What continues is a slowly emerging tale of arson, discovery and the dismay of the arsonist’s parents and the village. Our writer becomes increasingly agitated, drinking more and enduring visits from a giant dog-beast of a puppet. Depression? Anguish? We just don’t know.. We visit memories of his father – a skier puppet which flies around him before resting, smoking on a bed. There are some tender moments here, but it all feels too tenuous, even contrived and we are for the most part, left in the dark. Certainly the role of the solo performer who must act with an entire cast of puppets is no mean feat, but here it is seldom satisfying. There is one moment however, in which our drunken writer is himself “puppeteered” by his fellow performers. What emerges is a fantastic choreography of appearing and disappearing beer glasses, which taunt him with seemingly impossible tricks of timing. The arsonist puppet insults him in the midst of this mess of alcoholism and for a brief moment the two seemed inextricably intwined in each others’ lives. This gem is never developed however and for the most part, our central actor is too often left with too little to do, rendering the action stilted and the performer seeming more wooden than the puppets around him.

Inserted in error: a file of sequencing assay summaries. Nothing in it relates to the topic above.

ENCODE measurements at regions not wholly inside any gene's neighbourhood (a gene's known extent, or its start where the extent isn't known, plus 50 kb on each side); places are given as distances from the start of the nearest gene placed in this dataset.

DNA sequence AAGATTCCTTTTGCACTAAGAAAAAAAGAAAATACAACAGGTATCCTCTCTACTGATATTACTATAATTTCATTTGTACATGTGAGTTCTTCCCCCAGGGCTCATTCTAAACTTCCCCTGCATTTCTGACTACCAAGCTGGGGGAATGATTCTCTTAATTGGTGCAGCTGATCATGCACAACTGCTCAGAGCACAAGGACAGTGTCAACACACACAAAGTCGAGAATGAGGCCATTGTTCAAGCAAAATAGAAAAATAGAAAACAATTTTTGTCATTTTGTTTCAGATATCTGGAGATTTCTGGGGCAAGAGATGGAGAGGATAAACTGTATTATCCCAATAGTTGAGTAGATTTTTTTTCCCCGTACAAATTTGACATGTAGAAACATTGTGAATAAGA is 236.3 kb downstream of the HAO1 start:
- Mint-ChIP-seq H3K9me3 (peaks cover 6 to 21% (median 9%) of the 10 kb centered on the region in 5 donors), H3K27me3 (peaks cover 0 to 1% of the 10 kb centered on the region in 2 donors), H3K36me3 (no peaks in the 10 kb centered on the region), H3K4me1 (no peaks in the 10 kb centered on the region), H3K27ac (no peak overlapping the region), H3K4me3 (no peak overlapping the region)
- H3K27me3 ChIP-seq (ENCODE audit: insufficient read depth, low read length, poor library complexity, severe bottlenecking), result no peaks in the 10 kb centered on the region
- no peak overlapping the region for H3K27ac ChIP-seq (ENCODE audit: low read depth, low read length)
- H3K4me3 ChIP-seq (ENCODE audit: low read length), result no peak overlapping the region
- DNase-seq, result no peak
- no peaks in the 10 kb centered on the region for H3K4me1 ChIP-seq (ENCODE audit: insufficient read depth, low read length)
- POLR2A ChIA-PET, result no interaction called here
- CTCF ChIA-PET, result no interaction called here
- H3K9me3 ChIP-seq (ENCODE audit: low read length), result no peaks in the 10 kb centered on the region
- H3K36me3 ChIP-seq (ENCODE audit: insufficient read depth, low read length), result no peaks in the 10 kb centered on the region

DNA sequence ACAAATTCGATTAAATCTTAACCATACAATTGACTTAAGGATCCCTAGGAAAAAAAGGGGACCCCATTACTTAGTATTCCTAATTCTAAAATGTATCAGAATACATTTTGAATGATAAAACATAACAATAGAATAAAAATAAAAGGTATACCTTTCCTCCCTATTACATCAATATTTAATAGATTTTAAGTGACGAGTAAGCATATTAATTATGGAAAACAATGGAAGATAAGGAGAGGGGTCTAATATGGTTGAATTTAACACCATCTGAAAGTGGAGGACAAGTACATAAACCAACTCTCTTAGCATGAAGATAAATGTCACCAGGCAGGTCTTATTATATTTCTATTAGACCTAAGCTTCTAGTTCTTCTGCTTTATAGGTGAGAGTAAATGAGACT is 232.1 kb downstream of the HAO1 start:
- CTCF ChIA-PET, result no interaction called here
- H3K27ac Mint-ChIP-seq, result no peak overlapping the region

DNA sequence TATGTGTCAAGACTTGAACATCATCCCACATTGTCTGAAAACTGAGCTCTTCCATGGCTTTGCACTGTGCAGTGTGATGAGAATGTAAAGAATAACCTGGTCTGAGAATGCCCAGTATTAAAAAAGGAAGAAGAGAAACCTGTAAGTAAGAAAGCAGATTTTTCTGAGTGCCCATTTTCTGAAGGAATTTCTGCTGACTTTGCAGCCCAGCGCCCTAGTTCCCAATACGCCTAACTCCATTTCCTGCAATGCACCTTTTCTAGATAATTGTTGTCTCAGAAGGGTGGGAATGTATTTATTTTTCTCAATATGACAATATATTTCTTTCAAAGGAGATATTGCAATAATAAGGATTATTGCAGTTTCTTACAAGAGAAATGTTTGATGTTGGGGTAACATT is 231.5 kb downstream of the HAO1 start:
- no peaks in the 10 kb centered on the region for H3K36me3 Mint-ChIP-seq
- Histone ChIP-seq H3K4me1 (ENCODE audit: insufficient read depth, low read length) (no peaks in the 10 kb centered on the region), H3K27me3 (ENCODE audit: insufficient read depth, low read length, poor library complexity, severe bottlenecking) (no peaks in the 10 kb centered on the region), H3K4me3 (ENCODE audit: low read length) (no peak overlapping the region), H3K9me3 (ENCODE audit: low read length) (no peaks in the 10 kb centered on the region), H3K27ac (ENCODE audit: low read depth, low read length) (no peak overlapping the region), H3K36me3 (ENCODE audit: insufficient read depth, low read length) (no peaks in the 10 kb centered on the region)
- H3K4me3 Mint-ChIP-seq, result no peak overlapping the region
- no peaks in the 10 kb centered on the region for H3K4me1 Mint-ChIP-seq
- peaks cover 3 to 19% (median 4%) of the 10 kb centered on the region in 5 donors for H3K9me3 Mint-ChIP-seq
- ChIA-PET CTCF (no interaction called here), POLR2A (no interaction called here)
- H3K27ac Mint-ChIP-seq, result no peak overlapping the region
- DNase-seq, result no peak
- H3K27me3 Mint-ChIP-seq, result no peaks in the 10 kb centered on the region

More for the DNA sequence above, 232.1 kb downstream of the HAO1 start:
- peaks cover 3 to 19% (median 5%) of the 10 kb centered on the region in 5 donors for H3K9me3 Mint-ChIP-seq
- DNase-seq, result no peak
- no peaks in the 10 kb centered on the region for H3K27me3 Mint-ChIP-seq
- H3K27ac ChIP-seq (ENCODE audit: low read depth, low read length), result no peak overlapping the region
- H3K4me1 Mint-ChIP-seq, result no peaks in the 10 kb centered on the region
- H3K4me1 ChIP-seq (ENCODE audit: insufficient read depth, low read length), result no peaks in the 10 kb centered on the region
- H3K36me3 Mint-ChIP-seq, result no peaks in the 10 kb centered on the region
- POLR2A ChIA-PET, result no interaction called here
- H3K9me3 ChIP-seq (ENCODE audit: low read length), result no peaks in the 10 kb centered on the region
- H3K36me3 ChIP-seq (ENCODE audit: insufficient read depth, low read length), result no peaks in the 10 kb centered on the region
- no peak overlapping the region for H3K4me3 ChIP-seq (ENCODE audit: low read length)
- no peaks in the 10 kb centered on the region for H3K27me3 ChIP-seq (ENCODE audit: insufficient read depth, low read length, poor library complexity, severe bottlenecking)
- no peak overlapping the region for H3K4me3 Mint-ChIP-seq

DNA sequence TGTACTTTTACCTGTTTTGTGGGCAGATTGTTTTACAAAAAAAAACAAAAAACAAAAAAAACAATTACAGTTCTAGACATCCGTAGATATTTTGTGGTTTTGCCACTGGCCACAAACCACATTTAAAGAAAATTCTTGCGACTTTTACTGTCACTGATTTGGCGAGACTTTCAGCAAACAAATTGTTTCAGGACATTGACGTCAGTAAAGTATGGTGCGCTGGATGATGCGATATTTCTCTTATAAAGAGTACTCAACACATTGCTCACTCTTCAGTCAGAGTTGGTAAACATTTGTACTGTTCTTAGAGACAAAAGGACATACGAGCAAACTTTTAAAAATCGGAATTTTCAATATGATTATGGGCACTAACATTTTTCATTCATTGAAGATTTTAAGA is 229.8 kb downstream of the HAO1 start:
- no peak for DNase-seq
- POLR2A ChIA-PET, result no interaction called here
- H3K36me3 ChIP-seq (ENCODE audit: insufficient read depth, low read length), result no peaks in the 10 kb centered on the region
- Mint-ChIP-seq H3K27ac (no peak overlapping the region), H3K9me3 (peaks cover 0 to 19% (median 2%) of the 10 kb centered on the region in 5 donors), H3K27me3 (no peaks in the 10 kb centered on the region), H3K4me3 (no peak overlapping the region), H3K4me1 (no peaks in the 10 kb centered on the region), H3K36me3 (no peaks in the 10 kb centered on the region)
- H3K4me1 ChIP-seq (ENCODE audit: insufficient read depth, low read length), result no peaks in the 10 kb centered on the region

The original music is rich and varied; floating vocals and harmonies initially adding to the dreamlike quality of the puppets behind their gauze. Later, in a montage of lighting and burning, lighting and burning again, the music builds to an exciting fast-paced inferno. This soundtrack however, only “subtitles” the action – angry for angst, mysterious for mystery and so on – too heavy a paintbrush for a stage already filled with images. It left the created world dense and breathless, well-crafted but obvious and essentially unjustified in its emotion, especially given that we had no empathy with any of the characters. Indeed, the lyrics of a song towards the end of the show, as the arsonist is seen alone and lonely, ask the question “How did I come here? How did I find myself here?”. We the audience are left with the same question, the same as when we came into the auditorium.